>>> product, like in Hilbert space, 
>>>
>>>
>>>
>>> *For example, in the vector space of vectors in the plane, any pair of 
>>> non-parallel vectors form a basis. Same for any general superposition of 
>>> states in QM. HOWEVER, eigenfunctions with distinct eigenvalues ARE 
>>> orthogonal.*
>>>
>>>
>>> Absolutely. And when choosing a non degenerate 
>>> observable/measuring-device, we work in the base of its eigenvectors. A 
>>> superposition is better seen as a sum of some eigenvectors of some 
>>> observable. That is the crazy thing in QM. The same particle can be 
>>> superposed in the state of being here and there. Two different positions of 
>>> one particle can be superposed.
>>>
>>
>> *This is a common misinterpretation. Just because a wf can be expressed 
>> in different ways (as a vector in the plane can be expressed in uncountably 
>> many different bases), doesn't mean a particle can exist in different 
>> positions in space at the same time. AG*
>>
>>
>> It has a non null amplitude of probability of being here and there at the 
>> same time, like having a non null amplitude of probability of going through 
>> each slit in the two slits experience.
>>
>> If not, you can’t explain the inference patterns, especially in the 
>> photon self-interference.
>>
>>
>>
>>
>>
>> Using a non orthonormal base makes only things more complex.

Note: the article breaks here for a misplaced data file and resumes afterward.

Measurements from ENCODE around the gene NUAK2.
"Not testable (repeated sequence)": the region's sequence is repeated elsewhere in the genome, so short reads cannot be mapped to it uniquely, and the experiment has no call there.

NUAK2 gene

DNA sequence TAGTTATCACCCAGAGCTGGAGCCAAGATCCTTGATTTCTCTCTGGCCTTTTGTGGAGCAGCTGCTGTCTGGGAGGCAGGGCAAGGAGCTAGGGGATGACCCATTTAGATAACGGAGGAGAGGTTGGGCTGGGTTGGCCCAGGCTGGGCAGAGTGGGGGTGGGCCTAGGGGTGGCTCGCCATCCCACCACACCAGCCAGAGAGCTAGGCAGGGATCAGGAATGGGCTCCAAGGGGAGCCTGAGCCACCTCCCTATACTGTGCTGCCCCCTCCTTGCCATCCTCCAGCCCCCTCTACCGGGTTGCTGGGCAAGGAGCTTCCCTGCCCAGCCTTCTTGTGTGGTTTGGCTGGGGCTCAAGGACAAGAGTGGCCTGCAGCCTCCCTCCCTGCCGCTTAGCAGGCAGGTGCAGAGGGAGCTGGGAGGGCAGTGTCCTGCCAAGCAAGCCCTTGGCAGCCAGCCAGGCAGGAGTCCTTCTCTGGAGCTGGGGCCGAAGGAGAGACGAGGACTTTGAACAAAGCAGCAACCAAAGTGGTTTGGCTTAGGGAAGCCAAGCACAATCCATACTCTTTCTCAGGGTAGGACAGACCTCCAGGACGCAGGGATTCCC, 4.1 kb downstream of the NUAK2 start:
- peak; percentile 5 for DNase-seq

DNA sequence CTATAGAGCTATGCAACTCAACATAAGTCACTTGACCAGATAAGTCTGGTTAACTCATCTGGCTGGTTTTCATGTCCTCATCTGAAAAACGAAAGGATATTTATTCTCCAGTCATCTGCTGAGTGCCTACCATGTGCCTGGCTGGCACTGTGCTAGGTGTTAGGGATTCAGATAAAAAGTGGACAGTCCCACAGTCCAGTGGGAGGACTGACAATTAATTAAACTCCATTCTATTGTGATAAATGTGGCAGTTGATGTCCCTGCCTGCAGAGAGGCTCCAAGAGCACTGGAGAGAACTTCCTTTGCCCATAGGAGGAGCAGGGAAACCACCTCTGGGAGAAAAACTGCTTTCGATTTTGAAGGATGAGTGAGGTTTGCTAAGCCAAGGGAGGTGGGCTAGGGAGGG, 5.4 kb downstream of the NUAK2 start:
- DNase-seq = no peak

>>>
>> * I posted a link to this proof a few months ago. IIRC, it was on its 
>>> specifically named thread. AG*
>>>
>>>
>>> But all this makes my point. A vector by itself cannot be superposed, 
>>> but can be seen as the superposition of two other vectors, and if those are 
>>> orthonormal, that gives by the Born rule the probability to obtain the 
>>> "Eigen result” corresponding to the measuring apparatus with Eigen vectors 
>>> given by that orthonormal base.
>>>
>>> I’m still not sure about what you would be missing.
>>>
>>
>> *You would be missing the interference! Do the math. Calculate the 
>> probability density of a wf expressed as a superposition of orthonormal 
>> eigenstates, where each component state has a different phase angle. All 
>> cross terms cancel out due to orthogonality,*
>>
>>
>> ?  Sin(alpha) up + cos(alpha) down has sin^2(alpha) probability to be fin 
>> up, and cos^2(alpha) probability to be found down, but has probability one 
>> being found in the Sin(alpha) up + cos(alpha) down state, which would not 
>> be the case with a mixture of sin^2(alpha) proportion of up with 
>> cos^2(alpha) down particles.
>> Si, I don’t see what we would loss the interference terms.
>>
>>
>>
>> * and the probability density does not depend on the phase differences.  
>> What you get seems to be the classical probability density. AG *
>>
>>
>>
>> I miss something here. I don’t understand your argument. It seems to 
>> contradict basic QM (the Born rule). 
>>
>
> *Suppose we want to calculate the probability density of a superposition 
> consisting of orthonormal eigenfunctions, each multiplied by some amplitude 
> and some arbitrary phase shift. If we take the norm squared using Born's 
> Rule, don't all the cross terms zero out due to orthonormality? Aren't we 
> just left with the SUM OF NORM SQUARES of each component of the 
> superposition? YES or NO? If YES, the resultant probability density doesn't 
> depend on any of the phase angles. AG*
>

*The vexing problem is this; whereas Bruce stated that the interference 
depends on the relative phase angles of the component states, when 
expressing the wf as a superposition of ORTHOGONALstates, the probability 
density seems NOT to depend on any phase angles. AG *

>
>
>> Bruno
>>
>>
>>
>>
>>
>>